Windows Explorer thinks the file you’re trying to delete is still open, but it’s not? This commonly happens with video files that were played back in Windows Media Player but it can happen with any other file, too. The file is either running in the background or it wasn’t closed properly. You can even run into this issue with files you haven’t opened in years! Fortunately, this can be resolved in a few different ways.
Did You Close The Program?
Let’s start with the obvious. Did you just open the file and not close it? If the file is closed, but the program is still running, close it too, then try again.
Have You Tried Rebooting?
Rebooting solves most issues and it will most certainly solve this one. While it can be inconvenient, it requires zero skills or fiddling with stuff like the Task Manager or third party tools. Rebooting also clears your RAM and possibly fixes other nuisances in one go. So try this if you can’t be bothered to look into the cause.
If you have already tried rebooting and it didn’t help, skip the following steps and go straight to third party tools.
End The Application Via The Task Manager
The reason rebooting helps is because the system will start from scratch and — among other things — all processes currently running in the Task Manager will be closed. Instead of rebooting, you can also try to manually end the process or application that holds your file hostage.
The super quick way to open the Task Manager is to click CTRL + SHIFT + ESC. Alternatively, you can right-click the Taskbar or click CTRL + ALT + DEL anywhere in Windows and select Start Task Manager. Switch to the Processes tab, then browse for the application that was used to open it. For example, if you were viewing a video, look for Windows Media Player.
Once you find the process, right-click it and select End Process Tree. This will close all instances of the program, as some — like Chrome — might run more than one. If you cannot seem to find the process, have you tried rebooting, yet?
Unlock The File Using A Third Party Tool
Sometimes, the file remains locked, even though it shouldn’t be. You could manually unlock the file by closing Windows Explorer, then deleting it via the command line. But why do any of the hard work, if you can use a tool?
Unlocker adds itself to the Windows context menu. Right-click the file/s and select Unlocker from the menu. This will load the file/s into Unlocker. Here you can — but you don’t have to — choose an action from a drop-down menu, including copy, move, rename, and delete. Next, click Kill Process or Unlock / Unlock All. Killing the process will also close the application. That should fix whatever issue you were struggling with.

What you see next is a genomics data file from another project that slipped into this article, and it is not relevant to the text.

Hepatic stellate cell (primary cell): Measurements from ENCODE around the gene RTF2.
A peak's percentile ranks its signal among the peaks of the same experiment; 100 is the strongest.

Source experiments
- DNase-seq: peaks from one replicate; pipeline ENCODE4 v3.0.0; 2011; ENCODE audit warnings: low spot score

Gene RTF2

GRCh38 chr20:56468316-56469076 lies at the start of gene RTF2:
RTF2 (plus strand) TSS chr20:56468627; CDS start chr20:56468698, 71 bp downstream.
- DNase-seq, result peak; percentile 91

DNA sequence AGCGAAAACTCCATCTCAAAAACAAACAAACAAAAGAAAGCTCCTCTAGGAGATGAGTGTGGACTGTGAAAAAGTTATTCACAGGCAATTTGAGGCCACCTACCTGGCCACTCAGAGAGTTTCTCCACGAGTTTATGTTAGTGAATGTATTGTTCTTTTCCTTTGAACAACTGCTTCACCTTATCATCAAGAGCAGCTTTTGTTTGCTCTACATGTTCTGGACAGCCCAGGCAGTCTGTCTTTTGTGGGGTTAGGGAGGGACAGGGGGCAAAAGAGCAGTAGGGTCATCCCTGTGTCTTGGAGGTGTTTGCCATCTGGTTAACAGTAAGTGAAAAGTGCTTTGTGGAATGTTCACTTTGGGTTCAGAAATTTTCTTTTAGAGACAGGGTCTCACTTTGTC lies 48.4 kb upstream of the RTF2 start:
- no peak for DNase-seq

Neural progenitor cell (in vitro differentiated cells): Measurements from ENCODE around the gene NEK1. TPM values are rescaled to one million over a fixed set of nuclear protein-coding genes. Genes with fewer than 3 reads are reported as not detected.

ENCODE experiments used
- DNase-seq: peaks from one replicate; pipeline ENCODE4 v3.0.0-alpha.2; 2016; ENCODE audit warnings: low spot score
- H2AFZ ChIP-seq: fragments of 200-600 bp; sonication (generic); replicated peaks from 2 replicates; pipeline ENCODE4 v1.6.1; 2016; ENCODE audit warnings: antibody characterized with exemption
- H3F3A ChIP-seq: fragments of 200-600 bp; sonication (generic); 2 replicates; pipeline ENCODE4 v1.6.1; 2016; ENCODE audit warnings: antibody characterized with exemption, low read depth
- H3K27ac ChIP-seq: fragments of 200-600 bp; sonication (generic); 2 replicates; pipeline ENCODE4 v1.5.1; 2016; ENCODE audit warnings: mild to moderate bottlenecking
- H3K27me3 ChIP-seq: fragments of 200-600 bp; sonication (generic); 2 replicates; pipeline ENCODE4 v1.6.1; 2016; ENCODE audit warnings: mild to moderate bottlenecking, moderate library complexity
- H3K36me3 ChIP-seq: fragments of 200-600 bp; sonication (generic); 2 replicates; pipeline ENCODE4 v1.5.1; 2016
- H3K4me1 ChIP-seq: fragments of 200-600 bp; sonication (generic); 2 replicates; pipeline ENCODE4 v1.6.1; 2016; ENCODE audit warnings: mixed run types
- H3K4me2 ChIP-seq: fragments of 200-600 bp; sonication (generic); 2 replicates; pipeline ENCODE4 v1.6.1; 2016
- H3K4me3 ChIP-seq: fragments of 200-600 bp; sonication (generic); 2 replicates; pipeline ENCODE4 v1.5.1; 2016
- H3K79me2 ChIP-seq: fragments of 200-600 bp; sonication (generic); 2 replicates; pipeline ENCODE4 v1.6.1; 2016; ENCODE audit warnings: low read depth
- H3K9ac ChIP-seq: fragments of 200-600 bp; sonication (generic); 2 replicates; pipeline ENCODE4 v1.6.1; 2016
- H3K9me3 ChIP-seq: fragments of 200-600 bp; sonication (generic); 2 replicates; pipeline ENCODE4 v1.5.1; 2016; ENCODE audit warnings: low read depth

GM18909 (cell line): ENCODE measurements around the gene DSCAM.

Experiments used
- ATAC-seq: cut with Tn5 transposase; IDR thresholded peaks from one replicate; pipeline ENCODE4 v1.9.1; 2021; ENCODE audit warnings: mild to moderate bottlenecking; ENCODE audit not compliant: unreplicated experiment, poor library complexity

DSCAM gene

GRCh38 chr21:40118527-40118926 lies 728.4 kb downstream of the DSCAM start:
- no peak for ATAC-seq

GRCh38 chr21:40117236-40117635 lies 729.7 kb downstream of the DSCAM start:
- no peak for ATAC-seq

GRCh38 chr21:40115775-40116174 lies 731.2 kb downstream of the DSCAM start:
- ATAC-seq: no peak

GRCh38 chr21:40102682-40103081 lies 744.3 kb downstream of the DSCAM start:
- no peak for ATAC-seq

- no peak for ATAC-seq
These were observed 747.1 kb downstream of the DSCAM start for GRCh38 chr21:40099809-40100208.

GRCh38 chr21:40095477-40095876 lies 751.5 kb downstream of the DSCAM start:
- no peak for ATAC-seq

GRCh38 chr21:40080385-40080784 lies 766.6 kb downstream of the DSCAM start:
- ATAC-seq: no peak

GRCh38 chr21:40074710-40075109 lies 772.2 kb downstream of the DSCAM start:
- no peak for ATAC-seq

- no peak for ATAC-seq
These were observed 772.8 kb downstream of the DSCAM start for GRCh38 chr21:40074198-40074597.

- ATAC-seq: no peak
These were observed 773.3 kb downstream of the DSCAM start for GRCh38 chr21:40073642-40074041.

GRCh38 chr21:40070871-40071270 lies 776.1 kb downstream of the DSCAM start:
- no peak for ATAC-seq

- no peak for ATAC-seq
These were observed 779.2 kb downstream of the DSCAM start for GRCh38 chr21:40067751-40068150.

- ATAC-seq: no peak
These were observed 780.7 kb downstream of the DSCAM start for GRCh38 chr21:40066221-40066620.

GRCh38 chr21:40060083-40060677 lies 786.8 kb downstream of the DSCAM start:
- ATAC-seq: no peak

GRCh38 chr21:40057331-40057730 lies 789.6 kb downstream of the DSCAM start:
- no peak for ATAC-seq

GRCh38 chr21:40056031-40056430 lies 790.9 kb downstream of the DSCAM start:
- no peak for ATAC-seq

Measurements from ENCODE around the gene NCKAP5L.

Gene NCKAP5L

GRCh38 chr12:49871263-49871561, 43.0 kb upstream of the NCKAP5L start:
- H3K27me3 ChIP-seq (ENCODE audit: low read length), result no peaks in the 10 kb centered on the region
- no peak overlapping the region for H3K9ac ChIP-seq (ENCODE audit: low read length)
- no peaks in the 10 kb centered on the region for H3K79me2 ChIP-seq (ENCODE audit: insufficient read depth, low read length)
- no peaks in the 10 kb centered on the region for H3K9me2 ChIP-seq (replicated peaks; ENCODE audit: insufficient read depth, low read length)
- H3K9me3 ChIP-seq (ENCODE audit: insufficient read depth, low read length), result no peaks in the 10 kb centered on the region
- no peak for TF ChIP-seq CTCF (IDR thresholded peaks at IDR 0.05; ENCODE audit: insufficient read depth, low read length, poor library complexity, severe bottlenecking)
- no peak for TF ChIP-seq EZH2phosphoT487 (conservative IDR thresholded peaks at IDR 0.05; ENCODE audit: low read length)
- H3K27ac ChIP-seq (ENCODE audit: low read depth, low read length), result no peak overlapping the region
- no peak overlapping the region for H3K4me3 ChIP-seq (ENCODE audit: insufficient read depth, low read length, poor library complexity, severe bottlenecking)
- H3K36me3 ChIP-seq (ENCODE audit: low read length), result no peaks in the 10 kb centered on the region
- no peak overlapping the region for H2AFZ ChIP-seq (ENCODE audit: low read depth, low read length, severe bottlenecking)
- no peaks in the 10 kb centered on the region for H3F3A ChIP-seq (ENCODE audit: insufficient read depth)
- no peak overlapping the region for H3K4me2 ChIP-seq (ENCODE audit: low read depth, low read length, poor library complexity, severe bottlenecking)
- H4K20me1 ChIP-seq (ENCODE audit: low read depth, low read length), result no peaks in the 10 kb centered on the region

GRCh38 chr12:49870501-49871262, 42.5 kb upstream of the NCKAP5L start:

You could also use Microsoft’s own Process Explorer (our review). Another tool for deleting locked files is FilExile. Instead of adding itself to the context menu, you open the file via this application. FilExile can also delete files if the path is too long.
Boot Into Safe Mode
If the above didn’t work or if you’re not interested in installing software, there is one last thing you can try: booting into Safe Mode. The file you’re trying to delete may automatically be loaded by another application. Unlockers should still work if that’s the case, but if malware is involved or if you don’t want to deal with third party tools, this is an alternative route you can take.
If you’re running Windows 7 or below, reboot your computer and repeatedly tab the F8 key until you see advanced boot options.
Windows 8 users click the key combination Windows + i to open the sidebar menu, then click the Power button and hold SHIFT while you press the Restart option. Then click through > Troubleshoot > Advanced options > Startup Settings and select Enable Safe Mode before you click the Restart button.
Once you’re in Safe Mode, navigate to the file in question and try your luck.
Did It Work?
Were you able to get rid of the locked file? What type of file was it and which method worked for you? Please share your solution with the rest of us!
Now if none of these strategies worked, please consult our team at MakeUseOf Answers for more advanced advice.
Image Credits: Delete Key Via Shutterstock
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